Martin Noutch finds himself well-placed to appreciate a poetic exploration of a Nottingham past by Derrick Buttress

buttressWelcome to the Bike Factory
Derrick Buttress
Shoestring Press
ISBN: 978 1 910323 00 7
£9

For me, a Midlander in love with the very ordinary English countryside Derrick Buttress writes about, the instructions of ‘How to Steal Apples’ awake my own memories of a childhood exploring the overlooked margins of Nottingham.  The directness of his imperative verbs, powering the majority of his sentences, gives the whole word-picture a bright vividness. The poet instructs us – maybe with a tone of invitation – to re-enact in our minds his boyhood’s wanderings.

Ignore the stone-pocked Private signs
As you walk through farms and fields.
Skirt the acres of ripening wheat,
crawl through gaps in hawthorn and wire,
a trespasser, scratched and grazed.

Buttress’ address is either to his reader or his boyish self of the past – and this is the first of the successes of this collection of short, pastoral poems: its nostalgia.  There is a great value in pitching a poem so that it provides both the comfort of memory to its writer and the creation of a distant world for its reader, and there is no need to complicate this to do it successfully.  Some of my favourite poems in this collection are the simplest retellings of Buttress’ memories or imagined pasts, not over-sentimentalised with cliche, but fresh and ‘frail’, like the wisp of smoke that begins the book in ‘First Fire’.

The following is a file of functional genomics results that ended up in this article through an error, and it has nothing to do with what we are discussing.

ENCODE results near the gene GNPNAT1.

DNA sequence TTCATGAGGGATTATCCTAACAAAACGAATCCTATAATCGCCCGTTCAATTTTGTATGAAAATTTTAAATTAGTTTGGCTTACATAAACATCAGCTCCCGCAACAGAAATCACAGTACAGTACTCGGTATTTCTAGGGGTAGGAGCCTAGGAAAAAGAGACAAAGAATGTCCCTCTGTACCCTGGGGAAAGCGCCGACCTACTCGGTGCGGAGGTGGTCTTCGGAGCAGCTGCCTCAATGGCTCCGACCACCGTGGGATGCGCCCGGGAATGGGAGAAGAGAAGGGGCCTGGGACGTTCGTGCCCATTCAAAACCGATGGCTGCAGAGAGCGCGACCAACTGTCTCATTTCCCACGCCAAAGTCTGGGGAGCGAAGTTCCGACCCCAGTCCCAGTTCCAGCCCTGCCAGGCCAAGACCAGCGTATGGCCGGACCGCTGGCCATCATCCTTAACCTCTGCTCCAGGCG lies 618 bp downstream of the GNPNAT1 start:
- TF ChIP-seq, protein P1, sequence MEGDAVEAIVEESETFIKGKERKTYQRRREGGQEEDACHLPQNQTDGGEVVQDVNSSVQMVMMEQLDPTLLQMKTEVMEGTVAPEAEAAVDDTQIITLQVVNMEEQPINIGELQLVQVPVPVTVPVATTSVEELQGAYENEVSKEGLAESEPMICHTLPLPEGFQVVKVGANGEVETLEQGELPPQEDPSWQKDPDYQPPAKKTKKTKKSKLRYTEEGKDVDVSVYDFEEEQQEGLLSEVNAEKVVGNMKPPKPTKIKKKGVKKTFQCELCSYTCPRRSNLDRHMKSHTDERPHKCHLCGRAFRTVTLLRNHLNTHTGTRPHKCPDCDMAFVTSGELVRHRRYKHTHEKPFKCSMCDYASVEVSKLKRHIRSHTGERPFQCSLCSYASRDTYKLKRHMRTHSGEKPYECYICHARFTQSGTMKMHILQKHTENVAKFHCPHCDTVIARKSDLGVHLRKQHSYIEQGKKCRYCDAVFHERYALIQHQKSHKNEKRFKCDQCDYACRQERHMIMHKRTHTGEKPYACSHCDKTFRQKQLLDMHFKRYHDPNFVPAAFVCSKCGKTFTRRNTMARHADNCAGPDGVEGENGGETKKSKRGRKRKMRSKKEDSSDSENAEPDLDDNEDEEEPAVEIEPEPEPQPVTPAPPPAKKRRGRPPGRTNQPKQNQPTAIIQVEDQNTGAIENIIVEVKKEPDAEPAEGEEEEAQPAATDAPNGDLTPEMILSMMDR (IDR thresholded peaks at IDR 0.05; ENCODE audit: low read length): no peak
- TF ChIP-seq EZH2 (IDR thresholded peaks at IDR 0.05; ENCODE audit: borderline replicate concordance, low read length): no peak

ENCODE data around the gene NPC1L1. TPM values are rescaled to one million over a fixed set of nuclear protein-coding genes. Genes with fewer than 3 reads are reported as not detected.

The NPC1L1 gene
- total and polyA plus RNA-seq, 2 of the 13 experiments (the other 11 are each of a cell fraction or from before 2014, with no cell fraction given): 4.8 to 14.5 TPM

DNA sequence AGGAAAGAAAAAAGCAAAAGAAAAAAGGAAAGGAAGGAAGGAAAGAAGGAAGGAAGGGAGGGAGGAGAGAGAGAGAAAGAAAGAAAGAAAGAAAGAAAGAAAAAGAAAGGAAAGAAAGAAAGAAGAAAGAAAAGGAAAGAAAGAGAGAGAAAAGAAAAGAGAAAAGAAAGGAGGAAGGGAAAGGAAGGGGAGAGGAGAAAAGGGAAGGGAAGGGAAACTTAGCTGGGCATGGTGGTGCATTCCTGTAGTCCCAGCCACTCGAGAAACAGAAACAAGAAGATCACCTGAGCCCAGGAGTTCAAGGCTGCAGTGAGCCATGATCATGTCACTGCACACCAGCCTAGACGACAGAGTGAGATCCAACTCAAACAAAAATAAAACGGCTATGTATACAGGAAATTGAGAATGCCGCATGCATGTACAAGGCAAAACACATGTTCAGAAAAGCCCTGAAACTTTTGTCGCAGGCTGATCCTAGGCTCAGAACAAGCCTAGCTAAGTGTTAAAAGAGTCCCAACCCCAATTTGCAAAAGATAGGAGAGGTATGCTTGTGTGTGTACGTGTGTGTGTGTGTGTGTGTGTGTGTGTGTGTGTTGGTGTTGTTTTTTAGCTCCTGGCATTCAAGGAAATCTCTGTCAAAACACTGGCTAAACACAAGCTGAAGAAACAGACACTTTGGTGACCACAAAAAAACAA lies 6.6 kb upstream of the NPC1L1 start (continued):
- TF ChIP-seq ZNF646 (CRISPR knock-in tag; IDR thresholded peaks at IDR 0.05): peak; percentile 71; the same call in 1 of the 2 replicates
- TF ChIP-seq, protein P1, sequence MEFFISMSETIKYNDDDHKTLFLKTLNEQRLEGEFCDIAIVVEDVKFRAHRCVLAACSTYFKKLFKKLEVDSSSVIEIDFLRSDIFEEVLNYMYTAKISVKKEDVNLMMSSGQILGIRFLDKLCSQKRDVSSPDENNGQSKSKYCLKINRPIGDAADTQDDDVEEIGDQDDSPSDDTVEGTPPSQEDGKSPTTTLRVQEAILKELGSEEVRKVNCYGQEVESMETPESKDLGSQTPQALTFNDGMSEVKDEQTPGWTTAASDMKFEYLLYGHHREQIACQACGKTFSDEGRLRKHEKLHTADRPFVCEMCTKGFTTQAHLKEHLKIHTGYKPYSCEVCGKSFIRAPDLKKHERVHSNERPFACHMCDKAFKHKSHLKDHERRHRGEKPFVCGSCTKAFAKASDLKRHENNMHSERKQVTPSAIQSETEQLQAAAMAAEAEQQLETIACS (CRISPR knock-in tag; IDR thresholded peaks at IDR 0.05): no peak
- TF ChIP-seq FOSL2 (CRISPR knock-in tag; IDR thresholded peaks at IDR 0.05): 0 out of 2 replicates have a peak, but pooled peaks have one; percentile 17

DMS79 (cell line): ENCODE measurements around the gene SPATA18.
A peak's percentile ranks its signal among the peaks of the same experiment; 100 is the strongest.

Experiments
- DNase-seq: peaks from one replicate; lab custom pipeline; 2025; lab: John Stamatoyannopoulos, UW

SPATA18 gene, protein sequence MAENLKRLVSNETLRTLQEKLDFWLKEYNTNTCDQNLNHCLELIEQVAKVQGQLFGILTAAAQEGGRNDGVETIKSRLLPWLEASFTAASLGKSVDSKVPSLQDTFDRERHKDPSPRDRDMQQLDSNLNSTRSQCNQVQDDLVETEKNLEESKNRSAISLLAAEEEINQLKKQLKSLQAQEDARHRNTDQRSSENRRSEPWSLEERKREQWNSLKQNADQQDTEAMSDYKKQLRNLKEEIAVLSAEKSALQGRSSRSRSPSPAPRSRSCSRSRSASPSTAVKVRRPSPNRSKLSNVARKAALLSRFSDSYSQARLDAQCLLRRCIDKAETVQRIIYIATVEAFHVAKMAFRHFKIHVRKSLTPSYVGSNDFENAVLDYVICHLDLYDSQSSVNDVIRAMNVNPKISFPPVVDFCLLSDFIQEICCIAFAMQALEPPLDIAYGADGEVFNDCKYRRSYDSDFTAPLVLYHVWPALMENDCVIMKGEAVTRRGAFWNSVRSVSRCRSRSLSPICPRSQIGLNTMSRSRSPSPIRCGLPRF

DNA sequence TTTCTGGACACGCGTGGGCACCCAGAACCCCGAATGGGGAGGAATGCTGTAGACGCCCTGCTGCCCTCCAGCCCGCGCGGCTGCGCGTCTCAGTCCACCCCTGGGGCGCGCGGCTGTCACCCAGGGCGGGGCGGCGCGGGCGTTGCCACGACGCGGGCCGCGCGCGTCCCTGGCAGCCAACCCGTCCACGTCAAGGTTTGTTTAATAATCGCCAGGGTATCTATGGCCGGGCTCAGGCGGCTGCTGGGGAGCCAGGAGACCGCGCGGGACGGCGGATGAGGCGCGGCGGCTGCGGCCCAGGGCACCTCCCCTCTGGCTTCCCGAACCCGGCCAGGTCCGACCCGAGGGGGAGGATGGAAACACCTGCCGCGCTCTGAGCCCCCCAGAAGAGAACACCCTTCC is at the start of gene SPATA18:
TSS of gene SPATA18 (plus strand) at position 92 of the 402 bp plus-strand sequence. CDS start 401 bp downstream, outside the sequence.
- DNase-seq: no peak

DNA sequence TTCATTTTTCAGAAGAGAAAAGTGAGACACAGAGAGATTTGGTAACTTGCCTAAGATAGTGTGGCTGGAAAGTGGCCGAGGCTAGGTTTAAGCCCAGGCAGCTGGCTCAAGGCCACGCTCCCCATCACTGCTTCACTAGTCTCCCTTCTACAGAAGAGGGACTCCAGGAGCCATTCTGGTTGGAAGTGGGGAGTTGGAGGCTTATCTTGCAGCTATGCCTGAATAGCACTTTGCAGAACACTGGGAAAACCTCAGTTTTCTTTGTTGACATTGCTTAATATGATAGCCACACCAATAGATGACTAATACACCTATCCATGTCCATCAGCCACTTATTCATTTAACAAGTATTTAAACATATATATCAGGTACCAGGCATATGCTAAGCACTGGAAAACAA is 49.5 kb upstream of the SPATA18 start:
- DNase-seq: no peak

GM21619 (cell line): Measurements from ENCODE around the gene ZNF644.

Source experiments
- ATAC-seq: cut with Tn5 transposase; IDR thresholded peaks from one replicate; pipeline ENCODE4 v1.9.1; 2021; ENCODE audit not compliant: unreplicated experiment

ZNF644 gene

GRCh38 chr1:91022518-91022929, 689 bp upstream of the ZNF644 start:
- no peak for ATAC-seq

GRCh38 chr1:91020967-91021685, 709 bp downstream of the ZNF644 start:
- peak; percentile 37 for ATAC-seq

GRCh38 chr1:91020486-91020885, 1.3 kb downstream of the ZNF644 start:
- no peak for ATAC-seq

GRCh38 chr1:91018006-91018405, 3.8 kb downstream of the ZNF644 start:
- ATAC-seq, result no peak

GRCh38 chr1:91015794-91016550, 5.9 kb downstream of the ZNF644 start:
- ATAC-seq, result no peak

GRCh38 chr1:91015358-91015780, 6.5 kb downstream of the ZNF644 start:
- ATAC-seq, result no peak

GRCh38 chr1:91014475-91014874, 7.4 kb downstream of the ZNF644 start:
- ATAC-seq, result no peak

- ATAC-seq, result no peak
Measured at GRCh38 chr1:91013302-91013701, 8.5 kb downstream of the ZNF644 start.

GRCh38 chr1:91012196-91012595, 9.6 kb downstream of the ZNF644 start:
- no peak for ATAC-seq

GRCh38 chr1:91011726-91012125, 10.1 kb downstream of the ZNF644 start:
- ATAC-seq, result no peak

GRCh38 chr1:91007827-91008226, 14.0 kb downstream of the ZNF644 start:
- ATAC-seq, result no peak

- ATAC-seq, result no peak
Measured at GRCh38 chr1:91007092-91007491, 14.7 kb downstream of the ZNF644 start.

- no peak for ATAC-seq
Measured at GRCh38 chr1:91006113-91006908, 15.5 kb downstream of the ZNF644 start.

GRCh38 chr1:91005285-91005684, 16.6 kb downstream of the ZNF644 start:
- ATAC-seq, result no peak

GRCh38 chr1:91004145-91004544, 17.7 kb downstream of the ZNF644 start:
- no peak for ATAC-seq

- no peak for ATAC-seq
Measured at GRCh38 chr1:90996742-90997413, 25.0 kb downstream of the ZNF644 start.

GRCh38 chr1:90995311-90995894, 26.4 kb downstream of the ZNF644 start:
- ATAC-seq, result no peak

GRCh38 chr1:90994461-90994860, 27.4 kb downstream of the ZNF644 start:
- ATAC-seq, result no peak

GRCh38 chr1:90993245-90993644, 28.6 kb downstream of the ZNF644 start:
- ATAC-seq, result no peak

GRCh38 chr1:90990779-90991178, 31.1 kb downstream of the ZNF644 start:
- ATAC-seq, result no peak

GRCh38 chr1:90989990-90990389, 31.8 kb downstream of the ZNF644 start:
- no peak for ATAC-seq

The book is peopled with youth and the central group of poems combines to create a bestiary of boys. One after another we find tender portraits of the exploring, girl-baiting boys, the Shakespeare-mangling tomfool boys, the ‘Running Boy’, the boy that became a man at sea, the boy whose dad was dead, the ‘Bookworm’, the country boy caged in school, the scrumping boys, the time-wasting boys, the children who moved from city to country.  Then comes a group of poems largely about work – less tenderly remembered, but with the same lexicon of simplicity – of reality.  I can certainly see the value of these memories as a record, for Nottingham is no longer the centre of manufacturing it was, and a poem like ‘Welcome to the Bike Factory’ is itself another impression of ‘the history of the Company’ that the young person joining the shop needs to know.